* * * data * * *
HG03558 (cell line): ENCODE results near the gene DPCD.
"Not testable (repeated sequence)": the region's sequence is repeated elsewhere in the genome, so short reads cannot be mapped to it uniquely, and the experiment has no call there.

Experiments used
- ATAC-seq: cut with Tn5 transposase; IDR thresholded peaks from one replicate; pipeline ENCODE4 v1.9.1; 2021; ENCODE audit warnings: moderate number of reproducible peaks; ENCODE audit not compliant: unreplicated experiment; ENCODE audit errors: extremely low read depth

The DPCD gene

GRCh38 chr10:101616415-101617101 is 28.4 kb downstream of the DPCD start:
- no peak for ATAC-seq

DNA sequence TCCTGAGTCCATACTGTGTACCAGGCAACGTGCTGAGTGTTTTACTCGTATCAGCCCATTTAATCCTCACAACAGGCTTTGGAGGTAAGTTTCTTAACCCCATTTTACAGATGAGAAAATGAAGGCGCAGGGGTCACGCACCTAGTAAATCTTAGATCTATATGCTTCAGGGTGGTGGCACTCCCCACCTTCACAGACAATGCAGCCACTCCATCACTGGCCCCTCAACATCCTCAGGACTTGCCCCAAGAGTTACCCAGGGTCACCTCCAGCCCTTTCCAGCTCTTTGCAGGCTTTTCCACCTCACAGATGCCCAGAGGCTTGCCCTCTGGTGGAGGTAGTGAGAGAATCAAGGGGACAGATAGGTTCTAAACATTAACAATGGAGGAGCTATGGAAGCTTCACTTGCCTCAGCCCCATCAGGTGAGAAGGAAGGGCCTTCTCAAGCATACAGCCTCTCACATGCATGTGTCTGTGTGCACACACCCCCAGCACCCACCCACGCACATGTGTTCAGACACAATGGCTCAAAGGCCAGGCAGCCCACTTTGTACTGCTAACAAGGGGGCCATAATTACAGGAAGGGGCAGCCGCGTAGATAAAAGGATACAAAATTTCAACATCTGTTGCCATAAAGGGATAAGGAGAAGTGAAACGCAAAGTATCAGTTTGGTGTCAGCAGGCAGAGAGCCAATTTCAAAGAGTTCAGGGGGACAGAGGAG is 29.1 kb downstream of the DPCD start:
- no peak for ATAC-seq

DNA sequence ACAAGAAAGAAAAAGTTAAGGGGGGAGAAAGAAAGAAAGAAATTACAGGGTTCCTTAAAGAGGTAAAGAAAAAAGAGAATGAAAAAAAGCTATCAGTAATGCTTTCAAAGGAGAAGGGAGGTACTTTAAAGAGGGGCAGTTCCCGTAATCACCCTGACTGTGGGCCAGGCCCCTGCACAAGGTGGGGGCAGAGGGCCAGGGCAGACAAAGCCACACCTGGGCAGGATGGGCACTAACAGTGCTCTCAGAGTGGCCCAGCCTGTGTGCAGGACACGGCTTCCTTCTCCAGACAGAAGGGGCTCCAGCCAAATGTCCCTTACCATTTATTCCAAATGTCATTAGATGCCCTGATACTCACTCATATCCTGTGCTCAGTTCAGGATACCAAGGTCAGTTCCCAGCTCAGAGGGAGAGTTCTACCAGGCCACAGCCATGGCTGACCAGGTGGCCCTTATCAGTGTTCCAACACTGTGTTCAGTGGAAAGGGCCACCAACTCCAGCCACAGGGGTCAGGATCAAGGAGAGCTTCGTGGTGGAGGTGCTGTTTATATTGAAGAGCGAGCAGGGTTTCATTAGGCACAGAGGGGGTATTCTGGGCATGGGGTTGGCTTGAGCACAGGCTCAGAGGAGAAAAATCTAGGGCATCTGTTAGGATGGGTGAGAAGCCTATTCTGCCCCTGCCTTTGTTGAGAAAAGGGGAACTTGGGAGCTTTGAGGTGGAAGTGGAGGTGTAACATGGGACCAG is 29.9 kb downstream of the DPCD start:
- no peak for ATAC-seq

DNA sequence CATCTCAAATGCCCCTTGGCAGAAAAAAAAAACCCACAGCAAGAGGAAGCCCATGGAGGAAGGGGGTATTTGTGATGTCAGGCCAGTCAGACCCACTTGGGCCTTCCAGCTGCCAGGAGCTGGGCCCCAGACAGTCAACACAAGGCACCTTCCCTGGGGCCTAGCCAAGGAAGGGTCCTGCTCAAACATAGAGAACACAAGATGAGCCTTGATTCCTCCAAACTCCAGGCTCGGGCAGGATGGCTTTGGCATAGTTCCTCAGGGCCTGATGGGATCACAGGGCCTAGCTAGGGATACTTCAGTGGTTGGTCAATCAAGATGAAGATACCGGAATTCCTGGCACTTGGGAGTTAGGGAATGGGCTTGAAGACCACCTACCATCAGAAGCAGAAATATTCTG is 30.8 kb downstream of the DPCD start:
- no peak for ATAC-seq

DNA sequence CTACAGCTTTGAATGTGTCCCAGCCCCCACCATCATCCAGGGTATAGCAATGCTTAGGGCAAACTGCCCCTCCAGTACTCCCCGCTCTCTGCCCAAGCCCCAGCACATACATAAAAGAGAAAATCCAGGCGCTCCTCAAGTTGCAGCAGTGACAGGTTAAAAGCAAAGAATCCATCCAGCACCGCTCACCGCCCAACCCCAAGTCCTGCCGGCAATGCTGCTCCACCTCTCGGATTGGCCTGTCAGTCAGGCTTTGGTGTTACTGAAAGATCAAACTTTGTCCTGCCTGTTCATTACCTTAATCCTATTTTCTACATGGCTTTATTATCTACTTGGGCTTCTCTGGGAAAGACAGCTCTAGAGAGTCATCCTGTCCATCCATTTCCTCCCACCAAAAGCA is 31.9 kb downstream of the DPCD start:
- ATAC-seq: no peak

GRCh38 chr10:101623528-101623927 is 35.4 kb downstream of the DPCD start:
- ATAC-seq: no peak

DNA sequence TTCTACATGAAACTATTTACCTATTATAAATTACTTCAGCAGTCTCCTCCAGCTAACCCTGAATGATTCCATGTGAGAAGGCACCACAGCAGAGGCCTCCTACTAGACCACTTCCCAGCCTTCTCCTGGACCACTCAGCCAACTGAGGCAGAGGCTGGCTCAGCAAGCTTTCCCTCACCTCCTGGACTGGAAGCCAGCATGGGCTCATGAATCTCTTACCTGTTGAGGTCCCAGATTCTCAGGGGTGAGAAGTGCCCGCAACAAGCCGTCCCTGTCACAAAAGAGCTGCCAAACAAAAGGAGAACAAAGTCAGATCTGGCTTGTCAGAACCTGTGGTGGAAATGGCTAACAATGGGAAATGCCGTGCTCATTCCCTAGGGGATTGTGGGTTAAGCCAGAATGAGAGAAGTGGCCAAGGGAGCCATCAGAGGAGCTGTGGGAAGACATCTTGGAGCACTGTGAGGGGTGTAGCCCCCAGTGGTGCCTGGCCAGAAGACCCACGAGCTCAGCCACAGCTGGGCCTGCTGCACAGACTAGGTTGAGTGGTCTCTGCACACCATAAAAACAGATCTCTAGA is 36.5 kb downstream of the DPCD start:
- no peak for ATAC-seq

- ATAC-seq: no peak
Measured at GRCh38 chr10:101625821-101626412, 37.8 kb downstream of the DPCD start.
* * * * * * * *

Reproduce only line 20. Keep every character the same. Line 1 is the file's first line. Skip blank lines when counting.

- ATAC-seq: no peak